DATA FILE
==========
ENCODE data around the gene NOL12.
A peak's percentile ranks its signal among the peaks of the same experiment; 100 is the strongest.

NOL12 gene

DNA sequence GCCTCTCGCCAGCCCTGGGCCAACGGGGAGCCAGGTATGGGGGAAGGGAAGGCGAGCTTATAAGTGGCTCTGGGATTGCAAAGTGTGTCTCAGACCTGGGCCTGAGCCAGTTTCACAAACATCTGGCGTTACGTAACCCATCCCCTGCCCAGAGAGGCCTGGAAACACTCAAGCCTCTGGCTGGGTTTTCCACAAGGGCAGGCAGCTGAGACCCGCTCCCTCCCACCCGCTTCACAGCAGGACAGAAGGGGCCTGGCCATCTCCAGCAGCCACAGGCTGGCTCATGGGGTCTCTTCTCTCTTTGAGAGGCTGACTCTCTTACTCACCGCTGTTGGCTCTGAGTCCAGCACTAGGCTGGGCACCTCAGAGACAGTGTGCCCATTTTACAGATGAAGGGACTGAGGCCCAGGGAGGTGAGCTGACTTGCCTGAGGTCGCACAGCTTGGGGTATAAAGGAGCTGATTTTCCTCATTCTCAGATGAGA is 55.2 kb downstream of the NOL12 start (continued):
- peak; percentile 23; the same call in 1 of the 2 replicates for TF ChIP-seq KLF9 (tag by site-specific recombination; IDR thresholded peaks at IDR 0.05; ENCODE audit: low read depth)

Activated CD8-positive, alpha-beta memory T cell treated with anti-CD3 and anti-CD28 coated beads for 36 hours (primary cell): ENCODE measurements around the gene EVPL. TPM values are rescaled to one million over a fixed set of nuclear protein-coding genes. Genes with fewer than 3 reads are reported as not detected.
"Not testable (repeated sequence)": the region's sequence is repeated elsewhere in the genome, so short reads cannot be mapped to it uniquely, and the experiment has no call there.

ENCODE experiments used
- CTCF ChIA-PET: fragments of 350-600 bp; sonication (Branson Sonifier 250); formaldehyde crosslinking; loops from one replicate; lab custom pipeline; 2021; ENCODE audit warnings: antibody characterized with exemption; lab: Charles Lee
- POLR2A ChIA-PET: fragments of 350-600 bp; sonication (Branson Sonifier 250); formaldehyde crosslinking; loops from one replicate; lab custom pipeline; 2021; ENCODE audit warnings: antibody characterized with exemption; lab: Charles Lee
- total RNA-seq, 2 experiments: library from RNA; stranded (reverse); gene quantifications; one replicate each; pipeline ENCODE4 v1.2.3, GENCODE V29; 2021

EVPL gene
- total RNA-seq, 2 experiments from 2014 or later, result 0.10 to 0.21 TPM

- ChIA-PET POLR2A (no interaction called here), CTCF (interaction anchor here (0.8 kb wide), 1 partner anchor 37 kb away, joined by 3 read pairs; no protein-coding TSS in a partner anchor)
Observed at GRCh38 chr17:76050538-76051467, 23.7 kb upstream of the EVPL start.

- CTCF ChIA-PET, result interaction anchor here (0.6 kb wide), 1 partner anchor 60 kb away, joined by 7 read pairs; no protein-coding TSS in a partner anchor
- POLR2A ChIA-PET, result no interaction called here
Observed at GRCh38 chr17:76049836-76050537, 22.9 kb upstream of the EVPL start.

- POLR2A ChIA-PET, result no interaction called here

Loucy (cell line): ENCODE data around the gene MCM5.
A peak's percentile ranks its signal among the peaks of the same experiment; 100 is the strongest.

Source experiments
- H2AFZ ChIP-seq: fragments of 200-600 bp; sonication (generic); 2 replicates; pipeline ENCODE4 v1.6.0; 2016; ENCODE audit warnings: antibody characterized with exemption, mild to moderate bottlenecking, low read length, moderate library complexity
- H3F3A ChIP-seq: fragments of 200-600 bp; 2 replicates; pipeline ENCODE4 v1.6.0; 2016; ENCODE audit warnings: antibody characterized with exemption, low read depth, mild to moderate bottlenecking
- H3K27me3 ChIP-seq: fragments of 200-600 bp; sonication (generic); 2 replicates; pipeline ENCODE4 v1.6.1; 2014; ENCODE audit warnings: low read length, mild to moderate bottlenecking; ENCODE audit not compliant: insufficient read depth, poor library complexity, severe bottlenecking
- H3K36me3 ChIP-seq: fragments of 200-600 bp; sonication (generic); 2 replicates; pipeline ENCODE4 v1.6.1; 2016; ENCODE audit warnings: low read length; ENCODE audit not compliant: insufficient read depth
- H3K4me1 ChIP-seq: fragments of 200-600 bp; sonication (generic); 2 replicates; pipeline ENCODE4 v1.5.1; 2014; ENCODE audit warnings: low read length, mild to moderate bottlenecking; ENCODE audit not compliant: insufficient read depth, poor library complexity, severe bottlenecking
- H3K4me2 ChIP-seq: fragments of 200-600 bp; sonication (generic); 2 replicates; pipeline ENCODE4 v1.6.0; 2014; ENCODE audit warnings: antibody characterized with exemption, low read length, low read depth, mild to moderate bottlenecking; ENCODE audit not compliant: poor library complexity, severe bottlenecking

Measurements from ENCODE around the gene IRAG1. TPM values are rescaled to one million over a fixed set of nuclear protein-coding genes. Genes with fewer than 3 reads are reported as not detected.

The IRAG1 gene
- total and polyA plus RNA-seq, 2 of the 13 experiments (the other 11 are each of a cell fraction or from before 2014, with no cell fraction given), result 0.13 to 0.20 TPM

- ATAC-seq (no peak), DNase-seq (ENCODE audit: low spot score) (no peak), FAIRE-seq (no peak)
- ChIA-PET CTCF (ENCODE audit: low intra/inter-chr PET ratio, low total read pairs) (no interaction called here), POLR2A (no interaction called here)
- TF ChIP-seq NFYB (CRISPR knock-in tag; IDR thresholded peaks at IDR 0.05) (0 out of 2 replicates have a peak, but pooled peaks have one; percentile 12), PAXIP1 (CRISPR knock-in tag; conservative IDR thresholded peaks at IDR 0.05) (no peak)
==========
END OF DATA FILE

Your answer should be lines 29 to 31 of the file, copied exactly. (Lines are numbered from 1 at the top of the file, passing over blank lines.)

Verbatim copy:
Measurements from ENCODE around the gene IRAG1. TPM values are rescaled to one million over a fixed set of nuclear protein-coding genes. Genes with fewer than 3 reads are reported as not detected.

The IRAG1 gene
- total and polyA plus RNA-seq, 2 of the 13 experiments (the other 11 are each of a cell fraction or from before 2014, with no cell fraction given), result 0.13 to 0.20 TPM